Our OT Philosophy
People often ask us why a child may require occupational therapy. After all, isnt’ an “occupation” the same thing as a “job?” This question reflects a fundamental misconception about occupational therapy. According to Merriam-Webster, an “occupation” is “an activity in which one engages,” and a child’s primary activity, of course, is play. As kids grow, play enables children to develop their motor and sensory processing and integration skills through exploration and discovery. At Main Line Integrated Therapy, we use play to optimize engagement and participation in our occupational therapy sessions, to aid the development of sensory, motor and relational skills.
When functional skills development is challenged, it is important to consider the sensory foundations on which motor skills are developed. Sensations are the first things that children develop. The primary goal of the first few months of life is to take in the sensations of others and the environment and to eventually respond with an action (motor control – first gross motor and then fine motor). This sensory process – taking in the sights and sounds of early social interactions and moving to respond to them – sets the stage for all other motor skills needed to successfully participate in daily life. Recognizing that both sensations and relationships underlie all development, those are the starting points for our evaluations and treatment.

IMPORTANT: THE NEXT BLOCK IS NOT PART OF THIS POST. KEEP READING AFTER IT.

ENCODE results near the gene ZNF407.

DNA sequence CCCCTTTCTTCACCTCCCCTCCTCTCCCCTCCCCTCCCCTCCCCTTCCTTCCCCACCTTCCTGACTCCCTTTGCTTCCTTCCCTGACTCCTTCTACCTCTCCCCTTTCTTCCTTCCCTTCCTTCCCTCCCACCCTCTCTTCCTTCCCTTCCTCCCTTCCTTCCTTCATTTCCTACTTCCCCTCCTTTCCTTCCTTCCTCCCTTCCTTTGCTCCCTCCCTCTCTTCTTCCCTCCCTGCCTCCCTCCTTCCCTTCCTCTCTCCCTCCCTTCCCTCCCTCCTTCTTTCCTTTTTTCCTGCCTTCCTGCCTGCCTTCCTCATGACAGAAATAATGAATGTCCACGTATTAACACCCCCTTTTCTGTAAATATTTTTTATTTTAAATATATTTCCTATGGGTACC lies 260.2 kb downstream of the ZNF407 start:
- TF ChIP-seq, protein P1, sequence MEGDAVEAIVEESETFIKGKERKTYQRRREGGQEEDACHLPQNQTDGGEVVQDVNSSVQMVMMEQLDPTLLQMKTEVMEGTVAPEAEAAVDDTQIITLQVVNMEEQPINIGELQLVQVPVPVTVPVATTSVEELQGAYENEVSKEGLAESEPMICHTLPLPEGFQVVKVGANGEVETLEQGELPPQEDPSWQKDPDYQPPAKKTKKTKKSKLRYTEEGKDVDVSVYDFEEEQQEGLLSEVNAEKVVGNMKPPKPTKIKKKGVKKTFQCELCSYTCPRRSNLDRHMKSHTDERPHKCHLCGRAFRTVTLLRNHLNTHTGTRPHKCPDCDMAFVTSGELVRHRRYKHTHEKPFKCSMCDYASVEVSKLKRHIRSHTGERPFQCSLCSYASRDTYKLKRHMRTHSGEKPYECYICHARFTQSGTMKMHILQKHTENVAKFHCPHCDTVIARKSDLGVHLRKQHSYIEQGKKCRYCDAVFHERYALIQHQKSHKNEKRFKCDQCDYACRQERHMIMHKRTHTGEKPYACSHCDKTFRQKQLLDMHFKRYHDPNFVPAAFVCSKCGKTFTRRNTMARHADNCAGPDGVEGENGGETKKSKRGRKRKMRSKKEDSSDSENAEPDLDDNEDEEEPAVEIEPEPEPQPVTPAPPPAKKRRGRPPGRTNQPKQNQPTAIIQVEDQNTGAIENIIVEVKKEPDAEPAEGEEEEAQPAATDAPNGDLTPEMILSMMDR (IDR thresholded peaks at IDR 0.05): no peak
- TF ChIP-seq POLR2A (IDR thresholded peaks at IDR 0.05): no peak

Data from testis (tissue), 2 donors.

At MLIT, parents and therapists engage in play side-by-side by their children. Parents are encouraged to participate in every session. Therapists meet with parents to set functional real-life outcomes for goals and work with the family in each session. We also offer parent meetings to review progress, strategies and goals. This approach significantly improves carryover and enhances intra-family relationships!
Comprehensive motor learning requires the integration of both sensory and motor exploration. Without this integration, fine and gross motor skills can become splinter skills that are not fully generalized or maintained. By giving children opportunities to explore how they can move their body in different ways through guided play, MLIT enables them to discover the best ways to respond in the moment with precise motor control, and thereby integrating both sensory and motor skills. This discovery is the beginning of strong foundations on which other skills are supported; it forms the roots and trunk of their developmental tree.